New vendors, social media spur market success
Posted on 11/06/2022
Booths line the walkway at the Farmers' Market.The Farmers’ Market in 2022 proved to be a steady success with plenty of fresh produce, specialty foods, crafters and new vendors. A strong social media presence on Facebook and Instagram prompted regulars and new visitors to attend Thursday market days in high numbers from May 5 to Oct. 27.

An estimated 3,000 to 5,000 visitors attended each market day, according to Chamber Director Doug Wallace. Former Market Manager Char Watkins has a formula to gauge attendance by the number of vehicles parked, walkers and average visitor turn-over. At present, there’s plenty of parking, with 141 on-site parking spaces, extra parking at the Downs, and street parking on Fairbrook.

Four new vendors expanded the market variety: Le Petit Macron; Abigal Leigh, who creates nature-based cards; Nuritz Gluten-free; and Vera’s Kountry Kitchen. Next year, Wallace wants to bring back local chefs, who can do a food preparation using food from the market and then offer samples to guests.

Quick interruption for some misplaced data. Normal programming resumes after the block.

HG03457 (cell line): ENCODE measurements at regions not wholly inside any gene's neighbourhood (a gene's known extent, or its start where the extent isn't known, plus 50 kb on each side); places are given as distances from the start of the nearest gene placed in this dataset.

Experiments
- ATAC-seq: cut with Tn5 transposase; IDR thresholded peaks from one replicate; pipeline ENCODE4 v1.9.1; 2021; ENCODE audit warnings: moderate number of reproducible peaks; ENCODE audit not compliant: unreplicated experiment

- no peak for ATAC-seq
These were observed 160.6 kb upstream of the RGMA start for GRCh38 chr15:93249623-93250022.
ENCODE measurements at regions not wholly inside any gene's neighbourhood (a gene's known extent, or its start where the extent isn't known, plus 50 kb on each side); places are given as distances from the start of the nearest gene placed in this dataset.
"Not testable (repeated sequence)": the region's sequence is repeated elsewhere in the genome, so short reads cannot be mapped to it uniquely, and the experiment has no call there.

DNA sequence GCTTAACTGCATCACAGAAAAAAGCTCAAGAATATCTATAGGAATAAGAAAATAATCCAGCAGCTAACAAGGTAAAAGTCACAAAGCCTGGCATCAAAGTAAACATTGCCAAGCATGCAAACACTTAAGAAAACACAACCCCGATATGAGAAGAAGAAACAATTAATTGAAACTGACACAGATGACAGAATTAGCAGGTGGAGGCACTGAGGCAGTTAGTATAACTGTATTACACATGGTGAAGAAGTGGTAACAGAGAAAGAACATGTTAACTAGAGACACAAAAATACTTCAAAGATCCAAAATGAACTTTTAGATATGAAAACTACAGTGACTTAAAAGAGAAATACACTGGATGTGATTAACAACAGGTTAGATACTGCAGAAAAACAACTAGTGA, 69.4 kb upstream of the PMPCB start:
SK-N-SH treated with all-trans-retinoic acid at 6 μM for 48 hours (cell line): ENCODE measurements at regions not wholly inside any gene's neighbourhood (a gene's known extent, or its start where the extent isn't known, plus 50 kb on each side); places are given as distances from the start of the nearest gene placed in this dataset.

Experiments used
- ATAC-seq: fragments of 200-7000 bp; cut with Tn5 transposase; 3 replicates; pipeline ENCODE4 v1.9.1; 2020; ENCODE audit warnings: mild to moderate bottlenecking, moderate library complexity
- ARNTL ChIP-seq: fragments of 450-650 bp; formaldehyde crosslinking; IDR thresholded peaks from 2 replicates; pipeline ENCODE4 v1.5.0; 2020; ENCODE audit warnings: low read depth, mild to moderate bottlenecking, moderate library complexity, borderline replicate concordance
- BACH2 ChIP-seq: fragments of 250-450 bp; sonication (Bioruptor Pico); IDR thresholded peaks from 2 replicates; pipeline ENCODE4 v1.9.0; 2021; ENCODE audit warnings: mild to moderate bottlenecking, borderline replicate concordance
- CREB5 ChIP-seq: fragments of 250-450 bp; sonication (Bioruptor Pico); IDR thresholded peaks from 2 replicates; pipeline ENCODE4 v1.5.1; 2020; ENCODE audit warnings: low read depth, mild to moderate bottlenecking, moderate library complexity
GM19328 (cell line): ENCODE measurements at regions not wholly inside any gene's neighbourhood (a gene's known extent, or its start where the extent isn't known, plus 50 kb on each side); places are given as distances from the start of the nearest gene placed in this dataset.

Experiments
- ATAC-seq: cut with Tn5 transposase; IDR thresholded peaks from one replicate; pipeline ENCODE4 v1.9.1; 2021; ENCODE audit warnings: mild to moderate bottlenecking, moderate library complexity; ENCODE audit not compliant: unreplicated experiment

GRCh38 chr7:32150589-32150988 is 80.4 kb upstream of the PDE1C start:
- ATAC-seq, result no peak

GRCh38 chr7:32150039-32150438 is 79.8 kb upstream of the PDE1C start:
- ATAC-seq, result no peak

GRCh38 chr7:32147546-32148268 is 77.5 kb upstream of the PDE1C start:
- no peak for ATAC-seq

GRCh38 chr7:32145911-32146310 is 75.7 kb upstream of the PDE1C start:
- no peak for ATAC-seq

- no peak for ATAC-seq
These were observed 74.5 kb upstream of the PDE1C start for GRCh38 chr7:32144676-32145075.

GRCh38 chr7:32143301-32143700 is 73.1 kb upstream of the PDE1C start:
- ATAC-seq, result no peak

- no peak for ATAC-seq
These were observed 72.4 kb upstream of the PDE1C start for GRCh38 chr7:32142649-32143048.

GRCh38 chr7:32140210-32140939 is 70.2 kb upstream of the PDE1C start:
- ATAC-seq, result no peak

In mid-August, a fresh offering of salmon by MI Great Lakes Fish Co. brought in “tons of people during a typically slow time for the market,” Wallace noted. At that time, the market was changing over from summer berries but not quite supplied with apples and fall vegetables.

The ending day, Oct. 27, was busier than normal despite cool temperatures.

“The market ended the way it started – it was packed,” said Wallace. Many farmers told him that the first day was three times better than they had done in the last seven years. That assessment could have been due a pent-up demand for returning to the new normal after two seasons of COVID-19. Or people may have discovered a newfound appreciation for the market, which is slated to move from its present location in the next few years.

Wallace envisions a more robust venue for market-goers at the former MacDonald Ford property, which is in the process of being purchased by the city for the new marketplace.

“People are excited to see that transition. We would like to see the changes that it can bring. I believe we will continue to see really good crowds. Our market offers fresh produce and unique art and household items to Northville and nearby communities. It attracts people of all ages,” he noted.

Once the new site becomes a reality, Wallace plans to put more programs in place. He envisions people walking over the bridge from the site to Hines Park, and having a picnic with food they bought at the market. He plans to have music from local performers and kid-friendly musicians.

“There’s a lot of interest from the community for events that combine music, food and being in a beautiful park setting that extends the market day,” Wallace said.

Photos by Liz Cezat.

Painted shed at Farmers' Market